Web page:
Independent review into how the BBC is governed and regulated
As part of the ongoing review of the BBC’s Royal Charter, Sir David Clementi is to look at how the BBC is governed and regulated.
An independent review is to look at how the BBC is governed and regulated the Government has announced.
The independent review will form part of the ongoing process to review the BBC’s Royal Charter to make sure it remains a valued public broadcaster. It will be led by Sir David Clementi - former Chairman of Virgin Money and Prudential, and previously a Deputy Governor of the Bank of England.
The Government makes clear in the BBC Charter Review consultation paper that good governance and regulation are vital to a successful BBC. This will help make sure that the right framework of accountability, incentives, checks and balances necessary are in place so that the BBC delivers for licence fee payers, takes account of its market impact, spends its money wisely and is held to account in doing so.
Sir David has been asked to make proposals, taking account of the responses to the BBC Charter Review consultation, in relation to:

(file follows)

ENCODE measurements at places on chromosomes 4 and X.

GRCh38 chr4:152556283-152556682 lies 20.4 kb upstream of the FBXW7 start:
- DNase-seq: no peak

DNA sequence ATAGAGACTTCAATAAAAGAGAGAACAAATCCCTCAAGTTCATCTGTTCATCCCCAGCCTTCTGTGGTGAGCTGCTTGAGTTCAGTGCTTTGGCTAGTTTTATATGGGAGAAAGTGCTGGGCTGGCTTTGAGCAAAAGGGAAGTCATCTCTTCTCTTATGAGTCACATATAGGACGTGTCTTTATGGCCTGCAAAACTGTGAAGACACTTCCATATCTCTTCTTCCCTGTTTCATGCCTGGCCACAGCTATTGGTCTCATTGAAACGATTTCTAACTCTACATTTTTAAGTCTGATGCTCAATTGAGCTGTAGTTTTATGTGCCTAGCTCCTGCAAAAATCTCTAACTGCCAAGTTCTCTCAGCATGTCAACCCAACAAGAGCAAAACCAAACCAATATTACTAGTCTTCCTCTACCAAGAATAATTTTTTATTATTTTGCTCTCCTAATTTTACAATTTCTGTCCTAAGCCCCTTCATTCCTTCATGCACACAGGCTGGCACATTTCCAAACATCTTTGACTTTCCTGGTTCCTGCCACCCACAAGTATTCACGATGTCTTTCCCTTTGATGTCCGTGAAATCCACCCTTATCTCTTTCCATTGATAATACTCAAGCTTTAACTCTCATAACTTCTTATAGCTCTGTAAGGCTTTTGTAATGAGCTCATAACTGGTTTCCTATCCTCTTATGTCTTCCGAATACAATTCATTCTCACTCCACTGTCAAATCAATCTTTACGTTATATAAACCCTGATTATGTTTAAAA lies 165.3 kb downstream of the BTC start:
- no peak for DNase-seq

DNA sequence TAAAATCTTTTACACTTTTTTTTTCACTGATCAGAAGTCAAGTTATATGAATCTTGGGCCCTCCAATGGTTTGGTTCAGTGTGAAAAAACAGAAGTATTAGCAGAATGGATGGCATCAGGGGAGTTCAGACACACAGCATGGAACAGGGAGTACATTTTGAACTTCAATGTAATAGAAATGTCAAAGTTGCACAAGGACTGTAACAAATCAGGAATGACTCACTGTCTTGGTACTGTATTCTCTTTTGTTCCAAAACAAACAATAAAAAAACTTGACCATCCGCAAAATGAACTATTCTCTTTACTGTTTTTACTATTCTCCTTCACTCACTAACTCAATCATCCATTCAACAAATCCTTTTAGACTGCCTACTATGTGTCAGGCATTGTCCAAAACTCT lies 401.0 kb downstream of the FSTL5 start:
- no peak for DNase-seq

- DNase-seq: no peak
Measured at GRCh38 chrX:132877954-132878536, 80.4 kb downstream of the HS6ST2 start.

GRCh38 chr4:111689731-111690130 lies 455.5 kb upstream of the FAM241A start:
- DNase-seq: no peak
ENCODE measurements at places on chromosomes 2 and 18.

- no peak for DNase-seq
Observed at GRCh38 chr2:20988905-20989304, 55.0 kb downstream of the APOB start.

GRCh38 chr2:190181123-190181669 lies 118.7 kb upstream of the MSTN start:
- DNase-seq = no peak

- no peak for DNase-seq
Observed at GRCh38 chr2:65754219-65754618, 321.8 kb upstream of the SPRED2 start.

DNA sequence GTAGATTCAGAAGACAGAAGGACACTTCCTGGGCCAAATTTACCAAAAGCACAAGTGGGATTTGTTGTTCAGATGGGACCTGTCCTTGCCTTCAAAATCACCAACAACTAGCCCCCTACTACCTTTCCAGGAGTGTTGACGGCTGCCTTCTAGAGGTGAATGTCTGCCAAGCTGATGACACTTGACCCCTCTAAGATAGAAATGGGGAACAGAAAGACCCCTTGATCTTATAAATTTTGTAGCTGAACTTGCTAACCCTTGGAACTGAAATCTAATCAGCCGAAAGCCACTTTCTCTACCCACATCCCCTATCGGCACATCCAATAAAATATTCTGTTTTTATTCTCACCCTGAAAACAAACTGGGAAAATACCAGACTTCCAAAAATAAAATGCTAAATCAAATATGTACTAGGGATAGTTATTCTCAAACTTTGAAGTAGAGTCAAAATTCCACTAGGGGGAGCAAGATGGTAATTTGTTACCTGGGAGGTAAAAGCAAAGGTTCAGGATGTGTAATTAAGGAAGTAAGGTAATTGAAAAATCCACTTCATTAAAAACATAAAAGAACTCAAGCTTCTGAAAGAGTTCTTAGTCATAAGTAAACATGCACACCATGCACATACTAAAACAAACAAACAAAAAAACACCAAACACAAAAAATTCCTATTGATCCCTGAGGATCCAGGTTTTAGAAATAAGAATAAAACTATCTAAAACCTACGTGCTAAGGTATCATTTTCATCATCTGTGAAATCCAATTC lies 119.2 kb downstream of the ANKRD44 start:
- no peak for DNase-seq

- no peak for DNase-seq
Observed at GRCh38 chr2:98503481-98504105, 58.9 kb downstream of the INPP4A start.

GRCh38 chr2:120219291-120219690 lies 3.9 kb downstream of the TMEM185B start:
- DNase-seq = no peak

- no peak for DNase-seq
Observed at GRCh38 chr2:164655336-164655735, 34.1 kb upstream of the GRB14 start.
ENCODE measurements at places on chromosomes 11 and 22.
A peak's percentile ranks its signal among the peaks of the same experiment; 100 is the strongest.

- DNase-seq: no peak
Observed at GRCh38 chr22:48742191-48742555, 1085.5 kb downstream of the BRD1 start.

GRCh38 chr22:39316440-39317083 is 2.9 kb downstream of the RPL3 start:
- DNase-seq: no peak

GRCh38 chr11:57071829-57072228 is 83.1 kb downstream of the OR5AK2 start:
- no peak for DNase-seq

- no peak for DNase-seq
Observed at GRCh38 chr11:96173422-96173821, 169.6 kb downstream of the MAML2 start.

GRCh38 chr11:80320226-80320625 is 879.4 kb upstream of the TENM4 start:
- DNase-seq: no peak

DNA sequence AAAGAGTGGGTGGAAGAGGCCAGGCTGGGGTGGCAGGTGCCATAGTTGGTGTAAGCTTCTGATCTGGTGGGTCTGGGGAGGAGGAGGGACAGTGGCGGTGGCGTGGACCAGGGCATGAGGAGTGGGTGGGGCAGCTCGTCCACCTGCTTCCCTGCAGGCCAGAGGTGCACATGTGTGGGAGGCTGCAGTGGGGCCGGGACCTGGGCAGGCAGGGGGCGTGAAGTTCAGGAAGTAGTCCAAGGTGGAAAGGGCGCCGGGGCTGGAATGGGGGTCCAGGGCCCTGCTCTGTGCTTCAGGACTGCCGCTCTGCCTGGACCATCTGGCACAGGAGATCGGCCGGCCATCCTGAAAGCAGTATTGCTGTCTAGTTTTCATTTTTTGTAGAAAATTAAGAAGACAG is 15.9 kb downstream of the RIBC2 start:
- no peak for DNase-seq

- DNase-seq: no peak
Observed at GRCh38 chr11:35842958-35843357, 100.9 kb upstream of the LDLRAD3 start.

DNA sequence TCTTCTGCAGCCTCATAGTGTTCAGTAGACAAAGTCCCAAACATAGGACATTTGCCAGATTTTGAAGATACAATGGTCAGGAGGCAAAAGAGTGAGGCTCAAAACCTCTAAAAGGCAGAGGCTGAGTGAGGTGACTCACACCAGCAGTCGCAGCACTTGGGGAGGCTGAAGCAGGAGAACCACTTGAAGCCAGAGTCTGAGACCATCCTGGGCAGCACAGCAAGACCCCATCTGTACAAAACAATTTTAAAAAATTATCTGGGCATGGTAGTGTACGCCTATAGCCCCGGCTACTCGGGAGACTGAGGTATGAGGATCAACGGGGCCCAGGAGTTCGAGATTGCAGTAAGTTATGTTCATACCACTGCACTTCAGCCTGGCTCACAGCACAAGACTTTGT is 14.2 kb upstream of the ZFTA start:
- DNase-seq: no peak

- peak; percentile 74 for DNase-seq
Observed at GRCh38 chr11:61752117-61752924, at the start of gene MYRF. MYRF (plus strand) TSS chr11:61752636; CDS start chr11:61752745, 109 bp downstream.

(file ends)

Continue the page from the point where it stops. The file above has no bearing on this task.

- the model of governance and regulation of the BBC;
- the specific mechanisms of governance and regulation; and
- the way in which the BBC and the bodies that govern and regulate it engage with licence fee payers and industry.
Secretary of State for Culture, Media and Sport, John Whittingdale MP, said:
Television is of huge importance to the nation – and the BBC lies at the heart of British television. However no-one could deny that the BBC has made some bad mistakes in the last few years. Savile, McAlpine, Ross-Brand, severance payments and excessive salaries have all contributed to a widespread view that the governance structure needs reform.
So as part of the Charter Review process, I am pleased to announce that I am setting up an independent review into the governance and regulation of the BBC. It will be conducted by Sir David Clementi, whose experience – including being Deputy Governor of the Bank of England and reviewing the regulation of legal services in England and Wales – makes him uniquely placed to undertake this review.